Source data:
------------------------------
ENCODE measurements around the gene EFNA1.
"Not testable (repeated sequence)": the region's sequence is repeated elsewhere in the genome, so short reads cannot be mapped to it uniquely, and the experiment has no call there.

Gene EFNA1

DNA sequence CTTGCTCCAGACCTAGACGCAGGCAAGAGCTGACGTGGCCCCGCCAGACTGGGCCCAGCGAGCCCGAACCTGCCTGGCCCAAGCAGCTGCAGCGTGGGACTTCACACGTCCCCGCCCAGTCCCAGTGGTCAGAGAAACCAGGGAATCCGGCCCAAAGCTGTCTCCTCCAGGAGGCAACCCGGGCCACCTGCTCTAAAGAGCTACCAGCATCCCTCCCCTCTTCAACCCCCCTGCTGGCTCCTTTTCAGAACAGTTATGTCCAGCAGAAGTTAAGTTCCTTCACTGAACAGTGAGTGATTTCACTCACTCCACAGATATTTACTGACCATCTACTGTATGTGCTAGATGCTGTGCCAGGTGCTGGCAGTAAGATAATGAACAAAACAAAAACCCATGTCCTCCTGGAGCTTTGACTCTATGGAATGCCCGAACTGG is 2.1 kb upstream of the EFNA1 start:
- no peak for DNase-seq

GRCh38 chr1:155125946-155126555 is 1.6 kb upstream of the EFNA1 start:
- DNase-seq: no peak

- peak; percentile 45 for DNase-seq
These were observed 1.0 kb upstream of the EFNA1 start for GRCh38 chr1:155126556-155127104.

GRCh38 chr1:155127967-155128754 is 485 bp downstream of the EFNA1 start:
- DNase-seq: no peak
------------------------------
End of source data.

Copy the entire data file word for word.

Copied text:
ENCODE measurements around the gene EFNA1.
"Not testable (repeated sequence)": the region's sequence is repeated elsewhere in the genome, so short reads cannot be mapped to it uniquely, and the experiment has no call there.

Gene EFNA1

DNA sequence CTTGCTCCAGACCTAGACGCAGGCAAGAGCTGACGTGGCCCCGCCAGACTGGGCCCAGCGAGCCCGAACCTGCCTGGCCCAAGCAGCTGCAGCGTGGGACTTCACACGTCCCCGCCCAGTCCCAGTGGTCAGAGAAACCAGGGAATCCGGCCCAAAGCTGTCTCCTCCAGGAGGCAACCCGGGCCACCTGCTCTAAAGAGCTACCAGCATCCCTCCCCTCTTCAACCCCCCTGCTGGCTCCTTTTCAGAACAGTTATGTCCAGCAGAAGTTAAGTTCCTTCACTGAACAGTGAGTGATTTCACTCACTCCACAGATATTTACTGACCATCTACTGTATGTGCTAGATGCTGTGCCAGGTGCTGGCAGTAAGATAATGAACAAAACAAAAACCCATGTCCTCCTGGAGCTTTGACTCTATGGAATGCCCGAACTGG is 2.1 kb upstream of the EFNA1 start:
- no peak for DNase-seq

GRCh38 chr1:155125946-155126555 is 1.6 kb upstream of the EFNA1 start:
- DNase-seq: no peak

- peak; percentile 45 for DNase-seq
These were observed 1.0 kb upstream of the EFNA1 start for GRCh38 chr1:155126556-155127104.

GRCh38 chr1:155127967-155128754 is 485 bp downstream of the EFNA1 start:
- DNase-seq: no peak